If you love poetry, there’s an exhibition to visit. If you don’t love poetry but do love old buildings, there’s an exhibition to visit.
The old chapel of the Rolls Estate was used for worship as part of the Public Records building, but also storage of the parchment rolls of the Courts of Chancery. When the Public Records moved out it was acquired by King’s College in 2001 and converted into a huge and very impressive library, while the old chapel was kept as an exhibition space.
The current exhibition charts the development of innovative and experimental poetry throughout the course of the 20th century in the United States and Great Britain.
Like a lot of their displays in the past, it’s basically a number of glass cases with books and documents to look at — although this time, with more than the usual amount of information cards displayed to help put the poets into their respective contexts.
I am no poet, so some of the more famous names were recognised, many were not, and hence the display boards really helped to understand why this person was included. The display is partially chronological and partially thematic.
Highlights include correspondence from Allen Ginsberg and Lawrence Ferlinghetti, first editions of works by Ezra Pound, TS Eliot, and H.D., signed copies by William S Burroughs and Michael McClure, and rare publications by Gary Snyder and Amiri Baraka.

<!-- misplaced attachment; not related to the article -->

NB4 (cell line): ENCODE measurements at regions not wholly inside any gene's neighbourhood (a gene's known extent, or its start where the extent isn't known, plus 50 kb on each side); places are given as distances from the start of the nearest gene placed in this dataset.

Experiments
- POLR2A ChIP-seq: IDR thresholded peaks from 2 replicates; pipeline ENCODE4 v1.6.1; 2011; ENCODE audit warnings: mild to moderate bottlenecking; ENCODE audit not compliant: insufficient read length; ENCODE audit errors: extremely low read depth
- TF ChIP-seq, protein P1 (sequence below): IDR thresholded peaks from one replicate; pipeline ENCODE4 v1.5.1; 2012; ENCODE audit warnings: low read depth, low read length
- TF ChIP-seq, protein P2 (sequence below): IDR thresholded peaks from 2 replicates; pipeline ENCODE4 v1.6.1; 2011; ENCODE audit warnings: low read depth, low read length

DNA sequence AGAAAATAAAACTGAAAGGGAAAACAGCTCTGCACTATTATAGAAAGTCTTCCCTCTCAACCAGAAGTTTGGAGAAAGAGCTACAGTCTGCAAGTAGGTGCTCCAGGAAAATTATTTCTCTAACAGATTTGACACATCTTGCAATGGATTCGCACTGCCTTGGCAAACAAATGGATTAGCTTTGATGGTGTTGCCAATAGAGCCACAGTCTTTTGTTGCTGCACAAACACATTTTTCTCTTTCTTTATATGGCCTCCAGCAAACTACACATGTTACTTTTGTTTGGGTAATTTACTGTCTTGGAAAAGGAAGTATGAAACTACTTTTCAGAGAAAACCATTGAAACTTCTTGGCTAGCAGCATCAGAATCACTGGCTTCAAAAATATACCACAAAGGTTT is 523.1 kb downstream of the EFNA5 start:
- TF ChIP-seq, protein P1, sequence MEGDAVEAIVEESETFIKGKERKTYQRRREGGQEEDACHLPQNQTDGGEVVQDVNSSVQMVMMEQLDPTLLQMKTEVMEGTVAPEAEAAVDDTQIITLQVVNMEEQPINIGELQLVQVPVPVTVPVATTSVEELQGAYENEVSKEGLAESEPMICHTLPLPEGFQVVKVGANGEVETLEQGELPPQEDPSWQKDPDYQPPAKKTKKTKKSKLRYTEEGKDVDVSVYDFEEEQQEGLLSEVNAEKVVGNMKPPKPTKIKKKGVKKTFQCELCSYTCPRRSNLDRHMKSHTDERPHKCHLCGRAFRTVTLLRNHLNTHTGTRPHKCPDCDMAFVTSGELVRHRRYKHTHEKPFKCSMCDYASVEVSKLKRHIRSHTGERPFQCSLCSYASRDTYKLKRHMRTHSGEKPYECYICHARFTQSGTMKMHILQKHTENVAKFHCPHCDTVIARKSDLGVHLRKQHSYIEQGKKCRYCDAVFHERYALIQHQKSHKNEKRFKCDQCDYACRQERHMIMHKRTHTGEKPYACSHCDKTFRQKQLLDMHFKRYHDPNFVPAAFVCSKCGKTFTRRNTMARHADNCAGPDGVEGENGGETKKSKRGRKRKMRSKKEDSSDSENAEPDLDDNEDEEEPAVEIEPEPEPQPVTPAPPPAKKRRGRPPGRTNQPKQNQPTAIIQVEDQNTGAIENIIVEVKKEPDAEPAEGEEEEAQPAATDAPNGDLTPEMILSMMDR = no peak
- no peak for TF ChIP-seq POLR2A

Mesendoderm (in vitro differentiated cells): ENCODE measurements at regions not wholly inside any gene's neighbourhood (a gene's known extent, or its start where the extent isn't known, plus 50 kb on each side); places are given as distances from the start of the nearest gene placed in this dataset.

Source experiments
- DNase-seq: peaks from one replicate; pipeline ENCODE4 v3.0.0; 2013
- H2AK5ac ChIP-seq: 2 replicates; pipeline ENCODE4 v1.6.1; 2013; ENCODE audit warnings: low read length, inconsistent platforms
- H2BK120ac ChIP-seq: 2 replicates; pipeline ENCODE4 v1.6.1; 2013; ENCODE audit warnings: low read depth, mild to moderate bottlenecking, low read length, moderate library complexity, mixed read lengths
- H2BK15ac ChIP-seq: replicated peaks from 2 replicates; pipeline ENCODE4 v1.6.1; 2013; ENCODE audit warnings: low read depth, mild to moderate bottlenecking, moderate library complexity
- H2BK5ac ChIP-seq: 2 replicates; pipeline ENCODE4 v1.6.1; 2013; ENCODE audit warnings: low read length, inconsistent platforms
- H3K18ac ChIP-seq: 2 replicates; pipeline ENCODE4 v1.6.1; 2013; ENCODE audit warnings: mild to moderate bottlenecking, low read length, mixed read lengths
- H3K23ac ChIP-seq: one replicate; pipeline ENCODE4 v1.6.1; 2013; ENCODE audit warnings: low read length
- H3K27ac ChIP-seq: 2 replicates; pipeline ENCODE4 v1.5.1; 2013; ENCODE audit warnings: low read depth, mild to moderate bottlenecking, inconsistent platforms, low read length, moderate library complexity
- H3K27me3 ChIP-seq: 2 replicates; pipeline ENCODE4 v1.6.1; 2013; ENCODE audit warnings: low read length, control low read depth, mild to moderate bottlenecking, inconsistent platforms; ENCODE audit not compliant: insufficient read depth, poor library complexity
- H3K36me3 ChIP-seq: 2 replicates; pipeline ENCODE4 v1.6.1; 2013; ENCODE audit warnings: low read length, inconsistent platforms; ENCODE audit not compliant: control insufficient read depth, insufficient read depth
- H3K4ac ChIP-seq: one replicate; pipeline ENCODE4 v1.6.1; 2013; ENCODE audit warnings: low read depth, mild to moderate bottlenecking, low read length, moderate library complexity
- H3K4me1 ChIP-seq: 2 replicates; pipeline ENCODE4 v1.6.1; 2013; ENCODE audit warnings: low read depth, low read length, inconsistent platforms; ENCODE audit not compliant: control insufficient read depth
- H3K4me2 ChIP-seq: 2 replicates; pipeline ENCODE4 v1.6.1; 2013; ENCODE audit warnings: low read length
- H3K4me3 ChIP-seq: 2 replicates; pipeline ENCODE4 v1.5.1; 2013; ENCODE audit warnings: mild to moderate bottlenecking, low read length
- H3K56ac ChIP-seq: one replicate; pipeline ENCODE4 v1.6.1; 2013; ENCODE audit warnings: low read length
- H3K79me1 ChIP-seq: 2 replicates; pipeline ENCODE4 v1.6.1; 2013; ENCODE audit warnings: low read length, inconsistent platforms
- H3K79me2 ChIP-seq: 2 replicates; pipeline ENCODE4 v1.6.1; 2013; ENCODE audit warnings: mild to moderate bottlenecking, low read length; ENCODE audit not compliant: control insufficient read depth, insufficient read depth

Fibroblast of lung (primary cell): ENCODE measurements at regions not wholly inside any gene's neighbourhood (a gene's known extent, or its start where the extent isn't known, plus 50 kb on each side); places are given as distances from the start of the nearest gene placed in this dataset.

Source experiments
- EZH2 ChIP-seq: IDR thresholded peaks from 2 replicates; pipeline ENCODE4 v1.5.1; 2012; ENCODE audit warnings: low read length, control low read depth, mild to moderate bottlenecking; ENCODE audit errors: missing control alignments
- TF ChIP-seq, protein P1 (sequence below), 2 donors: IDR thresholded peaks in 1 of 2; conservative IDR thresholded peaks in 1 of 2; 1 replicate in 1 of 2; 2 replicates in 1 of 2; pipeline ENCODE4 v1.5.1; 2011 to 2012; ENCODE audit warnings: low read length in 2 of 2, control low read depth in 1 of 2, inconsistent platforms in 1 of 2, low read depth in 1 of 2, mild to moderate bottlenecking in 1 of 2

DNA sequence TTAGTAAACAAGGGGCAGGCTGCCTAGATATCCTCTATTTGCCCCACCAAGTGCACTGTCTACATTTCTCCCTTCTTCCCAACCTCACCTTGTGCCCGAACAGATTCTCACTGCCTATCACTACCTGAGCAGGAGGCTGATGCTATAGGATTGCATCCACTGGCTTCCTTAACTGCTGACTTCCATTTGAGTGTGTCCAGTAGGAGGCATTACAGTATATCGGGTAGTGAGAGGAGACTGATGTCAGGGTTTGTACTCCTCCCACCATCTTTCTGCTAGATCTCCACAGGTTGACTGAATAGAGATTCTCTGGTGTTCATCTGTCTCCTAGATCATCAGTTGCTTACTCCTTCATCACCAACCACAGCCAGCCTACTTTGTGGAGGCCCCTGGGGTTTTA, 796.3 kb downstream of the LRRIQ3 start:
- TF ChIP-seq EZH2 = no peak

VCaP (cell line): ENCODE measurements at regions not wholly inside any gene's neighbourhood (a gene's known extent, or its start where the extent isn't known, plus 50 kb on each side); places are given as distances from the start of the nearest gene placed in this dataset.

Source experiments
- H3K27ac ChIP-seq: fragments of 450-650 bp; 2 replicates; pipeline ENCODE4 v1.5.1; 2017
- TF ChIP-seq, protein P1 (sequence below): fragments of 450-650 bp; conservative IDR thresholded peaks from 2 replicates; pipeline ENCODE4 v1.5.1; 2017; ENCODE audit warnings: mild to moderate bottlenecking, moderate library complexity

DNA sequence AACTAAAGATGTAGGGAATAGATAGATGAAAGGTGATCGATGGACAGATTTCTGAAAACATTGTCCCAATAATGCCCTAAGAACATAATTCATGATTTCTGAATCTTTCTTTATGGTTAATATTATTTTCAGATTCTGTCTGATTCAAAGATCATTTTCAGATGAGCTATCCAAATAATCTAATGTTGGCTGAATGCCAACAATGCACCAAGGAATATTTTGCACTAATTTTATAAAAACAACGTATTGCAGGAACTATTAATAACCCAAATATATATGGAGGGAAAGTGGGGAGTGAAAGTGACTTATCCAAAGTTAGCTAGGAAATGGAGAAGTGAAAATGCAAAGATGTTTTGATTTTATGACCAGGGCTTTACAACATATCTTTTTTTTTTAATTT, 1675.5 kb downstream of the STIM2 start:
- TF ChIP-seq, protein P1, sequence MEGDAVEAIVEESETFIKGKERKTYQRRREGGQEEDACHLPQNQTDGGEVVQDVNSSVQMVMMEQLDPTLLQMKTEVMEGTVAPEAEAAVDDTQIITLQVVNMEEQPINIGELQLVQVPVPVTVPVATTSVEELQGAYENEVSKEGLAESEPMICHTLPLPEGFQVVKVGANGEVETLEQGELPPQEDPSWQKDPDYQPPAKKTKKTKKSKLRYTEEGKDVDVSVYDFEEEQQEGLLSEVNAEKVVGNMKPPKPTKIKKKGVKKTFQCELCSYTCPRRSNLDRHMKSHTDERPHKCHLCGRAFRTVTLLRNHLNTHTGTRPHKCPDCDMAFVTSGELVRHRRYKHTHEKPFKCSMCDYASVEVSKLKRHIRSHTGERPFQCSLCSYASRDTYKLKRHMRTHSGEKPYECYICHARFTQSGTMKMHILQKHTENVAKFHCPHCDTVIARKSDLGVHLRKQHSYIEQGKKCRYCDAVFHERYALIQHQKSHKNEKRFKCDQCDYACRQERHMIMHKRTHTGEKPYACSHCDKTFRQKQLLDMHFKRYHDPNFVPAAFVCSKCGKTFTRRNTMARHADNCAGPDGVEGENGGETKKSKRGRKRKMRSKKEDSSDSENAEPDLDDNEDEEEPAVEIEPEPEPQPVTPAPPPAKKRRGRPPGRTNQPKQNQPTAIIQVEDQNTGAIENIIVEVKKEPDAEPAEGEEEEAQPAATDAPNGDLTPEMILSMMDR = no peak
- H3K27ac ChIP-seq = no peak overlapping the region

Subjects and movements represented include the Beats, the Black Arts movement, small presses and periodicals, the British Poetry Revival of the 1970s and concrete poetry — which it turns out has nothing to do with building materials.
The exhibition is free to visit Mon-Fri 9:30am-5pm and Sat 10am-6pm, and you may be asked to produce some ID when going in — and you need to fill in a small form with your details. It’s open until 14th December and is free to visit. The Maughan Library is on Chancery Lane at the Fleet Street end.
If you can’t visit but really want to – then helpfully they’ve put the detailed notes online so at least you can read them.
If however, poetry is not your thing, then at least pop in to admire the chapel itself, with huge 18th and 19th century stained glass windows and medieval funeral monuments.